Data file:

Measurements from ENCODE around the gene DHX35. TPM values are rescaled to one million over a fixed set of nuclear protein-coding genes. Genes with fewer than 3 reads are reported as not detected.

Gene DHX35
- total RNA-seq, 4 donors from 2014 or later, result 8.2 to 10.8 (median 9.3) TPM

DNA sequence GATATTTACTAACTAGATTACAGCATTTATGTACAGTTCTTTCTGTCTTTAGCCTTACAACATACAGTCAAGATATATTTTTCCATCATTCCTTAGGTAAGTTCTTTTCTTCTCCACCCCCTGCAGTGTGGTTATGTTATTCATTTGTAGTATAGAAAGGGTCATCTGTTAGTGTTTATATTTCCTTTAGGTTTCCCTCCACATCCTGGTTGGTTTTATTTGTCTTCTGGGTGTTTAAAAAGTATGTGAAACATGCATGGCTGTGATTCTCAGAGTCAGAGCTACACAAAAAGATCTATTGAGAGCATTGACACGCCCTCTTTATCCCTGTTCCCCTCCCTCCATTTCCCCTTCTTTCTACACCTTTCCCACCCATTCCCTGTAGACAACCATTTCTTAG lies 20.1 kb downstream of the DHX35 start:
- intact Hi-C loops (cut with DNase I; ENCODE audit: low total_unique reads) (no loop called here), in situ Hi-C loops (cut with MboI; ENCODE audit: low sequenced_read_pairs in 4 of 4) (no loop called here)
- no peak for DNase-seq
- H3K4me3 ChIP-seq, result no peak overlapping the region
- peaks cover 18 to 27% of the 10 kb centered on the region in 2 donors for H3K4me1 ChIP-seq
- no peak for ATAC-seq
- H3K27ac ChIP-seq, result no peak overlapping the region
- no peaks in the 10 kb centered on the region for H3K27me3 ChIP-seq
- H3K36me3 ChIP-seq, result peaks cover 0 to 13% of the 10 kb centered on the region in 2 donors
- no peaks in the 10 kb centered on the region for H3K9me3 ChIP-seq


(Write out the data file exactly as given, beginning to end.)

Measurements from ENCODE around the gene DHX35. TPM values are rescaled to one million over a fixed set of nuclear protein-coding genes. Genes with fewer than 3 reads are reported as not detected.

Gene DHX35
- total RNA-seq, 4 donors from 2014 or later, result 8.2 to 10.8 (median 9.3) TPM

DNA sequence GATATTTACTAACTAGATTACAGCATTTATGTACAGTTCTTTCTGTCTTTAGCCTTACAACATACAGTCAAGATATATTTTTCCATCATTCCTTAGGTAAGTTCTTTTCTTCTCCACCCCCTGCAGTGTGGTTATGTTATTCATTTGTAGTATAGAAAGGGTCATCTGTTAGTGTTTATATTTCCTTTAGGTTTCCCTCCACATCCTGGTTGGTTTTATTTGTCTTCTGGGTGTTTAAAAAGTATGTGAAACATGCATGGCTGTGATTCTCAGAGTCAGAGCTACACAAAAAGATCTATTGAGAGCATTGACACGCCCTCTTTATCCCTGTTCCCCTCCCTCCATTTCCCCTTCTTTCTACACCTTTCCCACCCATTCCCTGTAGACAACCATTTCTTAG lies 20.1 kb downstream of the DHX35 start:
- intact Hi-C loops (cut with DNase I; ENCODE audit: low total_unique reads) (no loop called here), in situ Hi-C loops (cut with MboI; ENCODE audit: low sequenced_read_pairs in 4 of 4) (no loop called here)
- no peak for DNase-seq
- H3K4me3 ChIP-seq, result no peak overlapping the region
- peaks cover 18 to 27% of the 10 kb centered on the region in 2 donors for H3K4me1 ChIP-seq
- no peak for ATAC-seq
- H3K27ac ChIP-seq, result no peak overlapping the region
- no peaks in the 10 kb centered on the region for H3K27me3 ChIP-seq
- H3K36me3 ChIP-seq, result peaks cover 0 to 13% of the 10 kb centered on the region in 2 donors
- no peaks in the 10 kb centered on the region for H3K9me3 ChIP-seq